Wine production has reached new global heights, but which countries lead the way through the vineyard canopy?
There are countries that produce wine on nearly every continent across the globe, with the most recent data showing fifty wine-producing countries. From concocting, bottling, and packaging, to shipment and distribution, wine production involves many players.
Despite this mass global involvement in the wine industry, just ten countries make up over eighty percent of the world’s wine production. The top four wine-producing countries of the world produce over half of the world’s wine, with more up-and-coming wine regions coming into play each year.
Top 4 Wine-Producing Countries
Italy, France, Spain, and the USA, respectively, are the top four wine-producing countries in the world, with over 150 million hectares of wine production per year between them (as of 2020).
While France and Italy regularly compete for the top spot for wine production, Spain boasts the largest vineyard acreage globally, and California in the USA is home to the world’s largest wine producer (Gallo).
Where else is our wine made?
Let’s take a look at the rest of the top 15 wine producers in the world.
Argentina: A key player in the world’s wine industry, 80% of Argentina’s wine is produced in the Mendoza region.
Chile: Best known for its white wines, Chile produces nearly 13 million hectares of wine each year.
Australia: Each region of Australia has its own unique variety of climate and topography, and hence
each wine produced is completely unique to its region.
China: Chinese wine is continuously changing and improving, with Hong Kong taking the top spot as the world’s largest fine wine market.
Germany: Historically famous for their white wine, German vineyards have seen the introduction of red grapes in recent decades as interest in red wine has increased despite the cooler climate.
South Africa: Centered around Capetown, South African wine production varies between Old and New World, with the Mediterranean-type of climate providing perfect conditions for vineyards to flourish.
Portugal: With two of its most famous wine regions also being UNESCO World Heritage Sites, Portugal’s local wines are a must-try. Portugal is best known for its fortified wines, such as Port, but it produces all types of wine, including home-grown grape varieties.
Romania: With a dramatically continental climate, Romania has great potential for high-quality and varied wine production. It currently has a greater area of vineyard than any other country in eastern Europe, with the atmospheric hills of Transylvania being the source of many white wines.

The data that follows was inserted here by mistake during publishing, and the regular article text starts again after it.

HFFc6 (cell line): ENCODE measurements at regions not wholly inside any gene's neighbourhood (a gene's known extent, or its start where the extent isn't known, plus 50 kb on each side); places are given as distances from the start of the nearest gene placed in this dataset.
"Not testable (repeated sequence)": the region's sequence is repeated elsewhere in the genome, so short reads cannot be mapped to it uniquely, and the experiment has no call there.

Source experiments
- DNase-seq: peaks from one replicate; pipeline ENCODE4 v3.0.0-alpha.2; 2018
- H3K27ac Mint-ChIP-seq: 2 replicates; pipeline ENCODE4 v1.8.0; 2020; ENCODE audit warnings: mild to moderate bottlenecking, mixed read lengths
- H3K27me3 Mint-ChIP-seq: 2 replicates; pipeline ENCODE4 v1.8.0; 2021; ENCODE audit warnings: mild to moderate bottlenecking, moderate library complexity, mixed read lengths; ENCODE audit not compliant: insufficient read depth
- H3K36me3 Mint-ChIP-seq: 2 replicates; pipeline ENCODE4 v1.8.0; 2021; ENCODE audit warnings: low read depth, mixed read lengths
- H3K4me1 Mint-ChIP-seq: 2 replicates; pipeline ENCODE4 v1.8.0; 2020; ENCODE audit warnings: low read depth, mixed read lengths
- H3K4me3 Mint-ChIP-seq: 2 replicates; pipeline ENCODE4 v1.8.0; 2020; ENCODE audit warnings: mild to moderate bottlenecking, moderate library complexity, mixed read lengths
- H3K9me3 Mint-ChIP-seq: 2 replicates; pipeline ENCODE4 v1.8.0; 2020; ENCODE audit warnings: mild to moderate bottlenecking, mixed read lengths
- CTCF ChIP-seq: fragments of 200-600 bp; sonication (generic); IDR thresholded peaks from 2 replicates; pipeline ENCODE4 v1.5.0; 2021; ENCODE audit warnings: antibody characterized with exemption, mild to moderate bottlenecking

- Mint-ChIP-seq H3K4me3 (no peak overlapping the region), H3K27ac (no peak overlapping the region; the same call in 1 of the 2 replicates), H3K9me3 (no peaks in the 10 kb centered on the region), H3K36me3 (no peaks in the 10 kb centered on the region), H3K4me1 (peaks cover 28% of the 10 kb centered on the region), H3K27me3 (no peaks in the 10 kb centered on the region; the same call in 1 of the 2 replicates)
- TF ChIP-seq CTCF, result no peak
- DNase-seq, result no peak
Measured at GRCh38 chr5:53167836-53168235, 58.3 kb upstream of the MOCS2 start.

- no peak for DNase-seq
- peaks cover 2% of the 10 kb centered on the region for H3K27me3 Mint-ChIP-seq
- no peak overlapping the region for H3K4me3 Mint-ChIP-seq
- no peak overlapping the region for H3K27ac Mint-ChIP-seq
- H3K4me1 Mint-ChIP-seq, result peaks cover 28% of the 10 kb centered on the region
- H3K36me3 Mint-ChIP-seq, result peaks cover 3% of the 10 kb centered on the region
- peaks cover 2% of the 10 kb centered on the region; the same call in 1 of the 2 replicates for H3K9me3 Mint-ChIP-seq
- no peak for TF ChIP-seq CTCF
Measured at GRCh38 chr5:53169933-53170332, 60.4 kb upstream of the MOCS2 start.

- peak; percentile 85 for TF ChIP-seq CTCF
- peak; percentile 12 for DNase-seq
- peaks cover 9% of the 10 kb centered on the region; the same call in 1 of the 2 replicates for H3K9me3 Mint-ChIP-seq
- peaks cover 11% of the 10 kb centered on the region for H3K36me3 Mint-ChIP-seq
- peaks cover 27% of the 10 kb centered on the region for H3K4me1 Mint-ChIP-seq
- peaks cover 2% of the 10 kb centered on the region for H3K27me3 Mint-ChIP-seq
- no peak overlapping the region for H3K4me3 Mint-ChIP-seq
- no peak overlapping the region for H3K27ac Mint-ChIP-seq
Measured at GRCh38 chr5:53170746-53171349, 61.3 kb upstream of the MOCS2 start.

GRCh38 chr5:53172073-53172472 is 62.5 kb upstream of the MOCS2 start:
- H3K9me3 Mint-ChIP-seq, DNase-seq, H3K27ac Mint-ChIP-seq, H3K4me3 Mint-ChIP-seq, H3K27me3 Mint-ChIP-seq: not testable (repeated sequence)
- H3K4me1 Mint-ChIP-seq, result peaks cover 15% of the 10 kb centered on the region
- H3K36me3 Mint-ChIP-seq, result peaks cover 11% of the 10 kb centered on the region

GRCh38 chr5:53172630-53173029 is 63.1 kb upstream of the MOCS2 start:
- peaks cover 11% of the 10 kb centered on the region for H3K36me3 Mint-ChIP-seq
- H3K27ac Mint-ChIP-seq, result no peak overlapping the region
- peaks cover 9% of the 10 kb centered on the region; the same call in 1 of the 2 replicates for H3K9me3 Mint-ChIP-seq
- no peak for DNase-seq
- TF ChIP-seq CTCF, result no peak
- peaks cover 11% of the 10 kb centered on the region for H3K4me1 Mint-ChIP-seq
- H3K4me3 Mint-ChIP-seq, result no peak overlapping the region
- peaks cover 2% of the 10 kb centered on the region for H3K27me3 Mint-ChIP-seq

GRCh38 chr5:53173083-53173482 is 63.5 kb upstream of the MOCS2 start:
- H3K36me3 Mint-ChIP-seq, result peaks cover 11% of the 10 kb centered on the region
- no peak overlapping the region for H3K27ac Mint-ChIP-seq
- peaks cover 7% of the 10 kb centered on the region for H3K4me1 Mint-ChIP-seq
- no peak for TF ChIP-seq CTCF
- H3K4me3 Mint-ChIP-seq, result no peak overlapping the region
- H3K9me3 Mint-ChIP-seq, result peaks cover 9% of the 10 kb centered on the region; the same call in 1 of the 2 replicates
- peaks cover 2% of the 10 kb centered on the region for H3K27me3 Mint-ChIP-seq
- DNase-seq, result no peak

Russia: Well known for its inexpensive sweet wines, Russia’s wine production is concentrated in a small number of regions, including along the Black Sea, while the rest of the country is unable to provide suitable conditions for vineyards to thrive.
Hungary: In recent years, interest in wine production has been renewed. Hungary takes much of its influence from other countries, with grapes imported from France and Italy.
New Zealand: An ambitious newcomer to the world of wine production, New Zealand is now known for its Sauvignon Blanc and Pinot Noir.
British Wine Production
The United Kingdom is a small but growing producer of wine, with English sparkling wine from warmer southern climates in England and Wales leading the market. The majority of wine in Britain is imported from across the globe, although consumption of English wine appears to be increasing. Watch out for Britain – France, and Italy – the future of English sparkling wine is bright!
Who drinks the most wine?
While some of us are skilled at producing delicious wine, others among us prefer to drink said wine.
According to data from OIV 2019 Vitiviniculture World Market Report, here are the world’s top 5 wine-loving countries:
Some countries do indeed enjoy the full process of wine production, from fermentation through to consumption, while others are more comfortable in importing and exporting functions.
The United Kingdom comes in 17th place on the world’s biggest wine lovers ranking, with Brits consuming the equivalent of 24 bottles per person per year compared to Portugal’s 71 bottles per person. …How many bottles?!
We hope you have enjoyed our uncorking of the world’s top wine-producing countries, and if you happen to be one of the world’s top wine-lovers, please browse our range of bottled wines and wines on tap. Or if you’re looking for something other than wine, we also provide a variety of on-tap cocktails, single-serve cocktails and dispensing equipment.